John Banks' campaign has him peering over motorways and turning up on television at the eleventh hour. Len Brown, meanwhile, is everywhere
For political aficionados, the tussle for the super city mayoralty is the most interesting local election in years and, whatever the result, it is already surprising in many ways.
For a start, the right has been clearly out-organised and out-campaigned by the left.
As one who has been watching or actively involved in Auckland mayoral elections since Jim Anderton had a tilt at Robbie a hundred years ago, I haven’t seen the conservative side of Auckland local politics so heavily outgunned.
John Banks’ campaign seems nothing short of a shambles in almost every respect.
While many predicted division on the left side of the race, the reverse had happened with Banks bleeding a possibly crucial ten per cent of the conservative vote to Colin Craig, a nonentity whose only claim to fame is organising a fizzer demonstration in favour of smacking kids, but who is clearly well heeled.
Len Brown’s early declaration had the intended effect of burning off competition on his side of the ledger.
Banks' team at first eschewed television advertising and only when more than half of the probable total of postal ballots had been cast suddenly launched commercials which can only have been devised and produced by the media studies class from Remuera Primary School.
In contrast Len Brown’s team has somehow afforded a long and regular flight of engaging and positive messages with a repeated theme.
Turnout, as I write this, is upside down with unprecedented high participation in the left’s Otara, Mangere and Manurewa heartlands, well ahead of slow polling in the posh, leafy Epsom, East Coast Bays and Orakei.
Clearly Brown has troops on the ground and Banks hasn’t. This is reflected by the two contenders’ billboard presence.
Brown has accessed private sites previously only available to the Labour Party in general election campaigns, while Banks seems to have focused on a few large commercial sites.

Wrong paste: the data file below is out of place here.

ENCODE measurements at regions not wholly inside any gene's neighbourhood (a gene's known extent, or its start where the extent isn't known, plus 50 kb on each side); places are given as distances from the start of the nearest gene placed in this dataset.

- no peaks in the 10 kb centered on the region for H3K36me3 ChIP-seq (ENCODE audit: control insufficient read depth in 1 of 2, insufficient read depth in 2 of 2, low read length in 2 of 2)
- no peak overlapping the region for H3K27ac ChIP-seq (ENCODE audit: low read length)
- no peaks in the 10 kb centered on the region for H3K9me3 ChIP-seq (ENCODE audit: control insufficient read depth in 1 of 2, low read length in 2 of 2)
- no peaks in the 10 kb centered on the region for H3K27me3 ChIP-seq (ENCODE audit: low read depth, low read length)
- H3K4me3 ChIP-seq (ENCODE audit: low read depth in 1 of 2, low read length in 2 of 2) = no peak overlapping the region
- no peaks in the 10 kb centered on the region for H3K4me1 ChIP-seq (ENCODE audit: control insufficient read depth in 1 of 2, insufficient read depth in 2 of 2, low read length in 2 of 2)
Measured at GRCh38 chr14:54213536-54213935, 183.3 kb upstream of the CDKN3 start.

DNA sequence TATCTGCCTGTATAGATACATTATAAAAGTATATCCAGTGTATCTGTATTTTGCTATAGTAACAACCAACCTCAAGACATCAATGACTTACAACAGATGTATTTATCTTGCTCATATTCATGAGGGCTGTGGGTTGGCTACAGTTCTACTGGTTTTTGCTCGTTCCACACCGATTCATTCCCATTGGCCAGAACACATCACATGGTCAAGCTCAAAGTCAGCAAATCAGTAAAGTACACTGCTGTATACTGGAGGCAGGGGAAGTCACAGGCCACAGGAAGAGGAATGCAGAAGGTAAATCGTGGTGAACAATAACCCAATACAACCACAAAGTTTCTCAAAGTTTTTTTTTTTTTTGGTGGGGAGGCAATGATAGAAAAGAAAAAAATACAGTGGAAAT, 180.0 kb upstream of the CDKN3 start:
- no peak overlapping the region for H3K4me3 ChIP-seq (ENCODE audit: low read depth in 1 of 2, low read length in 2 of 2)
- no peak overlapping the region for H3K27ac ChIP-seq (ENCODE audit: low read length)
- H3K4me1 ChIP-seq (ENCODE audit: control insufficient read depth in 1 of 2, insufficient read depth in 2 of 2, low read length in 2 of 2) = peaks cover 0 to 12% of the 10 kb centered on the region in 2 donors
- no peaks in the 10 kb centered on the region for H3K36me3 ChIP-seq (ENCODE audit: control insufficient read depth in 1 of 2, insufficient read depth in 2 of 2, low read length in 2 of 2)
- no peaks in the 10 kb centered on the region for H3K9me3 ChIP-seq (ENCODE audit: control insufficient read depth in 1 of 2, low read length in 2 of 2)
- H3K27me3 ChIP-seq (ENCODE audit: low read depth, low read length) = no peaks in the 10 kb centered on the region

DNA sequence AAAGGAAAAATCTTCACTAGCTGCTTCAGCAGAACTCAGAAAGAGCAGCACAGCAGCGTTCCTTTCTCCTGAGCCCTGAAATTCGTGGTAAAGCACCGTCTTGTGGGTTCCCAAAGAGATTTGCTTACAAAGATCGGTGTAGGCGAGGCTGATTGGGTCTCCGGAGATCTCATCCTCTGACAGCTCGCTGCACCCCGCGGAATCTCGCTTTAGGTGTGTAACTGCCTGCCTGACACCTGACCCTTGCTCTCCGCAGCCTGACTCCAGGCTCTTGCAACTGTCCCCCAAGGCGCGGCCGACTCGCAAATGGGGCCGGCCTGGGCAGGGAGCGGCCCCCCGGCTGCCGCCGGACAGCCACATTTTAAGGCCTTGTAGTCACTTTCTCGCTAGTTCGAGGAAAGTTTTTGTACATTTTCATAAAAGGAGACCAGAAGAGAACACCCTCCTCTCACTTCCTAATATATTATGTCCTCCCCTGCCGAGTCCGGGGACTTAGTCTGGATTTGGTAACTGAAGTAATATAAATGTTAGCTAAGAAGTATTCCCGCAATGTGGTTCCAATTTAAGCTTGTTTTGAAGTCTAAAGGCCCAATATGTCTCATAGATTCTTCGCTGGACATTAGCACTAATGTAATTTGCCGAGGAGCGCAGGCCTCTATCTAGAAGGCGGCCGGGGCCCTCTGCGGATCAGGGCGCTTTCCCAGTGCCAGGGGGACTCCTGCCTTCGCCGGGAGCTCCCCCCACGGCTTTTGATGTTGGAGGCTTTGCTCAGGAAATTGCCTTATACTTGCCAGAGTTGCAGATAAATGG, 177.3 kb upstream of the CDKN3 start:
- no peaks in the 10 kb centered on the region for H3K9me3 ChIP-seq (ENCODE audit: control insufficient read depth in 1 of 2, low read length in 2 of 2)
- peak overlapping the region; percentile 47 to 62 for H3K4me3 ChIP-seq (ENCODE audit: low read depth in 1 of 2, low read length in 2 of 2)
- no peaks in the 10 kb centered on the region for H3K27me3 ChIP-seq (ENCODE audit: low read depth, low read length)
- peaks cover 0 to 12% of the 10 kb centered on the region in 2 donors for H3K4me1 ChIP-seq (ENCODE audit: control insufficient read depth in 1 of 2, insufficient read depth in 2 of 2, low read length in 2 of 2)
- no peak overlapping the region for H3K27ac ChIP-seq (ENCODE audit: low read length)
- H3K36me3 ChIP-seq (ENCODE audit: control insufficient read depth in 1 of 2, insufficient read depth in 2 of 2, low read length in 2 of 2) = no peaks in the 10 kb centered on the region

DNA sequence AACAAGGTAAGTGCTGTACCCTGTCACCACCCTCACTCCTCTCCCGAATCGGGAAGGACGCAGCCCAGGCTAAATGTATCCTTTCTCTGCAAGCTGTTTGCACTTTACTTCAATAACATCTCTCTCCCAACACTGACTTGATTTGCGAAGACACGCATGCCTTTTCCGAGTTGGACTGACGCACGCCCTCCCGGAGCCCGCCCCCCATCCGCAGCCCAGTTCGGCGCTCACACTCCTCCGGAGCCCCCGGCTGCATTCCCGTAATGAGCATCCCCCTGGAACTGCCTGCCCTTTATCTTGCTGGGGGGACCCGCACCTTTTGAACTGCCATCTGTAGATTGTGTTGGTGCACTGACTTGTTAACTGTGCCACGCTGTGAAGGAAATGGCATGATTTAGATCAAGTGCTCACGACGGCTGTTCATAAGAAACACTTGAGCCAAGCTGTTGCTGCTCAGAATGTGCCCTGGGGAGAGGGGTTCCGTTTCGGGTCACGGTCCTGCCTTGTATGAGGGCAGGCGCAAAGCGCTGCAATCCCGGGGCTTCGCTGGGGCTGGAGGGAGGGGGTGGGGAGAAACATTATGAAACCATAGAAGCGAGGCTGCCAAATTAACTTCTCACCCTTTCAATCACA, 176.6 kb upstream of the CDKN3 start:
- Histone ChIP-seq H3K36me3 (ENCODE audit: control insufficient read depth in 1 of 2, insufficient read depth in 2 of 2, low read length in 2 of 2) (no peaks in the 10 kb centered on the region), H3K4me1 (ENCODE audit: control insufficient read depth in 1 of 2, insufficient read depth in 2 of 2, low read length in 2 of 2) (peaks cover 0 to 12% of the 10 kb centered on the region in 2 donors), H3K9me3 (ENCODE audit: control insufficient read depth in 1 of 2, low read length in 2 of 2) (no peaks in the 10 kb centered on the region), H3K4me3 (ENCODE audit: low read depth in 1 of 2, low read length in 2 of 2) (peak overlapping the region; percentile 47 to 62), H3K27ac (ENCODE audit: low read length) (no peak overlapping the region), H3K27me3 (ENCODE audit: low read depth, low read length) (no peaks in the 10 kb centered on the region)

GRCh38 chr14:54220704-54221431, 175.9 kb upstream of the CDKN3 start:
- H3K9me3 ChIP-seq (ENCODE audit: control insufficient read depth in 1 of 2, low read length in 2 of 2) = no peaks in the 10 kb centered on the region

The effect of this is Brown everywhere and Banks smiling over a few motorways and arterials.
In cyberspace, there’s equally no contest.
I turned my cell phone off last Wednesday evening to give my methamphetamine talk to a Rotary gathering in Mission Bay (you get fined if your phone rings at Rotary meetings). When I turned it back on at 10.30 pm the phone’s mailbox was full (that’s twenty-plus messages) with reminders to text my support for Brown following a TV debate.
Predictably, Brown won that particular contest, and that’s just old-fashioned good organisation coming through.
John Banks has seemingly compounded a weak and disorganised campaign by ignoring what must have been revealed in his pre-campaign polling.
His problem has always been that he polarises opinion.
An unpublished survey has positive attitudes to him at 35%, but dislike at 47%. The same survey clocks Len Brown at 57% positive and 38% negative.
Banks’ handlers are no amateurs and include Michelle Boag and Bill Ralston.
They must have been apoplectic when their candidate dissed all of South Auckland – more than a quarter of the electorate he is supposed to be wooing – this introducing the radical new campaign strategy of insulting your potential supporters without attracting any other votes.
I’ve only seen such a tactic used once before.
This was when an obscure candidate running for a seat in the Northern Territory Assembly was asked why he was scoring so poorly in the polls.
He replied, “Because they’re all bloody idiots”.
Needless to say, this gentleman didn’t win.
What John Banks had to do was to sell the new softer candidate and depress that sky high negative perception. This doesn’t seem to be part of his thinking and he compounded the error by what seemed to be a petulant and nasty attack on his opponent during a debate.
It may be that the Tories look at the “exit polls” which are currently showing Len Brown comfortably ahead and post their ballots in the dying days of the campaign, but the truth of the matter is that John Banks doesn’t deserve to win.
Whatever the result a new and rare organisational talent has been launched.
Conor Roberts as Len Brown’s campaign manager has done a superb job, and can look back with pride whatever the result.
Sure, he has a saleable product, but Brown’s campaign has run like clockwork and I’ll be surprised if Roberts doesn’t join the pantheon of great political organisers with the likes of Sir George Chapman and Matt McCarten.
A friendly warning though, Conor.
I did this off and on for thirty years on both sides of the Tasman.
Its great fun.
But there’s no money in it.